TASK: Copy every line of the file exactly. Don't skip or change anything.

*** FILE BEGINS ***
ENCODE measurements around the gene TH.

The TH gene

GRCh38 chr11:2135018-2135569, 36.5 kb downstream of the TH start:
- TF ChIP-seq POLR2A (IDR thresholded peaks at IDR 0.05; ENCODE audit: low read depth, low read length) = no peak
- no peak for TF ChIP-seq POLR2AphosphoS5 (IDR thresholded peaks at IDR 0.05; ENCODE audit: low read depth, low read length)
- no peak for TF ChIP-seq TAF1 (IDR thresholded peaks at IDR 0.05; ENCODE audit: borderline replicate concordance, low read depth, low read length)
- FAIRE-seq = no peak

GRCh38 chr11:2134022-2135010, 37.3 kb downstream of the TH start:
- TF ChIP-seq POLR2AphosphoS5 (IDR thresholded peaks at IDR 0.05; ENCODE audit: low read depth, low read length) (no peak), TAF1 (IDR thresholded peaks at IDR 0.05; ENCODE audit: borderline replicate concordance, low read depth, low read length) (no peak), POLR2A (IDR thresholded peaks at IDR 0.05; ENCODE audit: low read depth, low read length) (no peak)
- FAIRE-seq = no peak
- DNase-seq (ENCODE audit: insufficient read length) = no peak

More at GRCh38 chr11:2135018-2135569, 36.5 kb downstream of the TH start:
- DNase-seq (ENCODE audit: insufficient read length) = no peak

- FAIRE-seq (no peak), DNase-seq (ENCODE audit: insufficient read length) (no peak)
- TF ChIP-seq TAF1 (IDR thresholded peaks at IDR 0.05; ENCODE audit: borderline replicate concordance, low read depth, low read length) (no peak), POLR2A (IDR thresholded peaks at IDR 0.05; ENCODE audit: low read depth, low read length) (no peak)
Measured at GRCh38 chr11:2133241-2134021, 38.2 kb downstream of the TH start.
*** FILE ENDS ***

ENCODE measurements around the gene TH.

The TH gene

GRCh38 chr11:2135018-2135569, 36.5 kb downstream of the TH start:
- TF ChIP-seq POLR2A (IDR thresholded peaks at IDR 0.05; ENCODE audit: low read depth, low read length) = no peak
- no peak for TF ChIP-seq POLR2AphosphoS5 (IDR thresholded peaks at IDR 0.05; ENCODE audit: low read depth, low read length)
- no peak for TF ChIP-seq TAF1 (IDR thresholded peaks at IDR 0.05; ENCODE audit: borderline replicate concordance, low read depth, low read length)
- FAIRE-seq = no peak

GRCh38 chr11:2134022-2135010, 37.3 kb downstream of the TH start:
- TF ChIP-seq POLR2AphosphoS5 (IDR thresholded peaks at IDR 0.05; ENCODE audit: low read depth, low read length) (no peak), TAF1 (IDR thresholded peaks at IDR 0.05; ENCODE audit: borderline replicate concordance, low read depth, low read length) (no peak), POLR2A (IDR thresholded peaks at IDR 0.05; ENCODE audit: low read depth, low read length) (no peak)
- FAIRE-seq = no peak
- DNase-seq (ENCODE audit: insufficient read length) = no peak

More at GRCh38 chr11:2135018-2135569, 36.5 kb downstream of the TH start:
- DNase-seq (ENCODE audit: insufficient read length) = no peak

- FAIRE-seq (no peak), DNase-seq (ENCODE audit: insufficient read length) (no peak)
- TF ChIP-seq TAF1 (IDR thresholded peaks at IDR 0.05; ENCODE audit: borderline replicate concordance, low read depth, low read length) (no peak), POLR2A (IDR thresholded peaks at IDR 0.05; ENCODE audit: low read depth, low read length) (no peak)
Measured at GRCh38 chr11:2133241-2134021, 38.2 kb downstream of the TH start.